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Sweet Potato Pralines

I aspire to be, but am not much of a candy maker. I get a little nervous about the candy thermometer and the exactitude. In fact, I first started making pralines when I learned how to do them in the microwave. But I have been experimenting and expanding for awhile, and have come to discover making candy is not nearly as intimidating as I had feared. Sure, it takes some organization and patience, but the reward is so great, it’s utterly worth it.

As with a great deal of cooking, what really gets me interested and motivated is old community cookbooks, those treasure troves of local knowledge that always inspire and excite me. Many of these gems have whole chapters on candy making, everything from fudge to toffee to divinity and parlaines. And that is where I found this recipe for “yam” pralines. The idea intrigued me so, I had to try it. With a little tweaking and modernization and some interpretation from a clearly expert praline maker to a real novice, I got this version just right.

These pralines are incredibly autumnal, as sweet and luscious as the original, but with this lovely earthy undertone from the sweet potatoes. And they are celebratory – everyone is impressed with homemade candy. Wrap these individually in little cellophane bags tied with ribbon for a sophisticated Halloween treat, stack them up in a Mason jar as a hostess gift for friendsgiving, or lay them out on a pretty silver tray for the Thanksgiving dessert display.

Sweet Potato Pralines
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Ingredients
  1. 3 cups granulated white sugar
  2. 1 cup heavy cream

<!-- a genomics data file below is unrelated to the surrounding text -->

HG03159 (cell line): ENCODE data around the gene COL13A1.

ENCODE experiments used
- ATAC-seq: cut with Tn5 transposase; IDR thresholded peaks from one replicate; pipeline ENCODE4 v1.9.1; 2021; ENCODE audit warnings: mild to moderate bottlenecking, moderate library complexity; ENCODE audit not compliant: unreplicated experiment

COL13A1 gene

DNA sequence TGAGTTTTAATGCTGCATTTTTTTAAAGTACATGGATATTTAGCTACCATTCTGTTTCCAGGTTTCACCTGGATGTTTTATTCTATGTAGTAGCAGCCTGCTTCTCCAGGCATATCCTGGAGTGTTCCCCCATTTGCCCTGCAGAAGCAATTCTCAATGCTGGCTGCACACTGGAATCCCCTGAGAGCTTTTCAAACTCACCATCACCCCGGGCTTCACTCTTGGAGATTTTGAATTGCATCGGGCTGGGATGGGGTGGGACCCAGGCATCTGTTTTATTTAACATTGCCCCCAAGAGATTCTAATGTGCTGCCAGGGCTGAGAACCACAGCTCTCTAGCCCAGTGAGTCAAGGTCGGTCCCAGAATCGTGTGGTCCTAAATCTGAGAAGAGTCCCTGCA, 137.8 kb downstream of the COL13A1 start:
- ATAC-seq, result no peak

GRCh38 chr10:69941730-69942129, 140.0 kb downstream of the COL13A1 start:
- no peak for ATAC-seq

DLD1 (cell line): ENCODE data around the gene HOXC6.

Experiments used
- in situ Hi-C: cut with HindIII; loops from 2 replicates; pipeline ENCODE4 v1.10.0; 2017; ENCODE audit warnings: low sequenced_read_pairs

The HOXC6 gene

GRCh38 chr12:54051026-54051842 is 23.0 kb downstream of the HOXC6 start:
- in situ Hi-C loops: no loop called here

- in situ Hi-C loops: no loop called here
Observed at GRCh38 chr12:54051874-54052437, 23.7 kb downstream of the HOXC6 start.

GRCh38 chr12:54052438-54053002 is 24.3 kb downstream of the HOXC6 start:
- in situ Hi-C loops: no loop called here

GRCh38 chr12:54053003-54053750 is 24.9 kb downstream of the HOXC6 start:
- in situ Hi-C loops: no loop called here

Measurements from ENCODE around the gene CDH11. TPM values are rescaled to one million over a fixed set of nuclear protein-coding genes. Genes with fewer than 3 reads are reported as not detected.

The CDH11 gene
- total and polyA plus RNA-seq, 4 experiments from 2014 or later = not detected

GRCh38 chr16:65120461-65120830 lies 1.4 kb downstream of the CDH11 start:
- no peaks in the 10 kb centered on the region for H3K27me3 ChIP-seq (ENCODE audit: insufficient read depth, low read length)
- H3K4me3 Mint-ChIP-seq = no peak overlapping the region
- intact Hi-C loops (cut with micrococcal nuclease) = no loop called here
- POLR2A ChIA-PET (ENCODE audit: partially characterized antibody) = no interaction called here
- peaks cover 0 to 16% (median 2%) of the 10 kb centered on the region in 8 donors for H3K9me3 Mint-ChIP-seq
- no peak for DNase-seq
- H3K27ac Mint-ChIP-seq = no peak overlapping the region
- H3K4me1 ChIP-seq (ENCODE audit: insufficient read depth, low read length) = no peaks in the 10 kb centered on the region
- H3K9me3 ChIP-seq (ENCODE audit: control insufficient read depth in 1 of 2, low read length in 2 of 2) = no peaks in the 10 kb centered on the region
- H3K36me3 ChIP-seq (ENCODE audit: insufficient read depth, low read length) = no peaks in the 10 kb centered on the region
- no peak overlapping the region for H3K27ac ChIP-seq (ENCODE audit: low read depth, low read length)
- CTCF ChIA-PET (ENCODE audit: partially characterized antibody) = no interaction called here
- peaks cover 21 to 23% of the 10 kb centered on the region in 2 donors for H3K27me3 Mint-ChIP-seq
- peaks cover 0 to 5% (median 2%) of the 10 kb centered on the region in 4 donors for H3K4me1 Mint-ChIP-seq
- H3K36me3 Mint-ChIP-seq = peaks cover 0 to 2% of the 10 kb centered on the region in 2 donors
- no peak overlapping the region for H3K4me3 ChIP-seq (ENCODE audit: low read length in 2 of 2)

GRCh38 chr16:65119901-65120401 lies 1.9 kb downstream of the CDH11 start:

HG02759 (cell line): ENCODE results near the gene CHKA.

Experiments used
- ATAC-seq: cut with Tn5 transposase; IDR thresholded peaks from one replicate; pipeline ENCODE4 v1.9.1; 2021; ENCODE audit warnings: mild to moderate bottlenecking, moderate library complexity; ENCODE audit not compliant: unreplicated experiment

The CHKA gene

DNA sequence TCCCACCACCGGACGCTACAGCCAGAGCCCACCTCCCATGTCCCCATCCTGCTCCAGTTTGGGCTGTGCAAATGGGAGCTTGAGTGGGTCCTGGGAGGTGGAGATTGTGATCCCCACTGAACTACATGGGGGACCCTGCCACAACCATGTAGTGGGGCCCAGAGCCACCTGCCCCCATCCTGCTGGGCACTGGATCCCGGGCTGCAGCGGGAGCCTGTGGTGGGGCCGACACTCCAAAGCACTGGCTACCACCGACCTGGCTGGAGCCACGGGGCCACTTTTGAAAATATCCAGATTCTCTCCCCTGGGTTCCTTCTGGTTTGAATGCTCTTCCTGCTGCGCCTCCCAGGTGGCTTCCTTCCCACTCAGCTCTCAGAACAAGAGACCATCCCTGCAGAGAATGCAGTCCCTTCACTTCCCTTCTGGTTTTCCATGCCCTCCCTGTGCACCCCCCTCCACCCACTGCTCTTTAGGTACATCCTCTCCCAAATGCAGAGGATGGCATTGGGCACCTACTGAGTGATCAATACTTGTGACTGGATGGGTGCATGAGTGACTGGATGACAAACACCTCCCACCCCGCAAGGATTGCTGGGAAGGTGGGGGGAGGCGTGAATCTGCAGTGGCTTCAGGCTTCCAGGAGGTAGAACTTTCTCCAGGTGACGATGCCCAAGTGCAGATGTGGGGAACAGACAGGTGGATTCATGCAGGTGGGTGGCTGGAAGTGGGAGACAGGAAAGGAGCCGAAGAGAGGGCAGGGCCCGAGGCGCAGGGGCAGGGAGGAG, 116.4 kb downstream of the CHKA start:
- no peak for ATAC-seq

3. 1 ¼ cup cooked, mashed sweet potato*
  4. pinch of kosher salt
  5. 1 cup firmly packed light brown sugar
  6. 2 cups chopped pecans
Instructions
  1. Line two baking sheets with parchment paper and set near the stove.
  2. Combine the white sugar, heavy cream, sweet potato and salt in a large, heavy saucepan with a candy thermometer clipped to the side. Stir to blend thoroughly, then cook over medium heat until the thermometer reaches 234 degrees (sift-ball stage. Stir occasionally. Meanwhile, melt the brown sugar in a heavy saucepan. When the sweet potato mixture reaches 234, quickly stir in the melted brown sugar and the pecans until thoroughly combined. Remove the pot from the heat, then quickly drop large tablespoons of mixture onto the prepared baking sheets. Leave to cool for several hours until firm and dry. These will keep for at least a week in an airtight container.
  3. Makes about 2 dozen
Notes
  1. * You can cook about 2 sweet potatoes by pricking them all over with a sharp knife and microwaving for 10 minutes until soft when pressed. When the potatoes are cool enough to handle, but still warm, cut in half and scoop the flesh into the bowl of a food processor. Process until you have a smooth puree, scraping down the sides of the bowl as needed. Leave the puree to cool. I have, however, also used a canned sweet potato puree – just sweet potatoes, not candied yams. I find these at better grocery stores.
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Honey Black Pepper Cornmeal Dinner Rolls

I’ve spoken many times before about my desire to produce perfect baked breads and rolls, and my all-to-frequent failures with yeast, kneading and patience. But my quest for easy, no fuss, no fail breads and dinner rolls is an on-going adventure. Sometimes I hit, sometimes I miss, but this recipe is definitely a hit. Instant yeast and the stand mixer make idiot proof rolls like these possible. Really, if I can produce soft, light and fluffy pillowy rolls like these, so can you.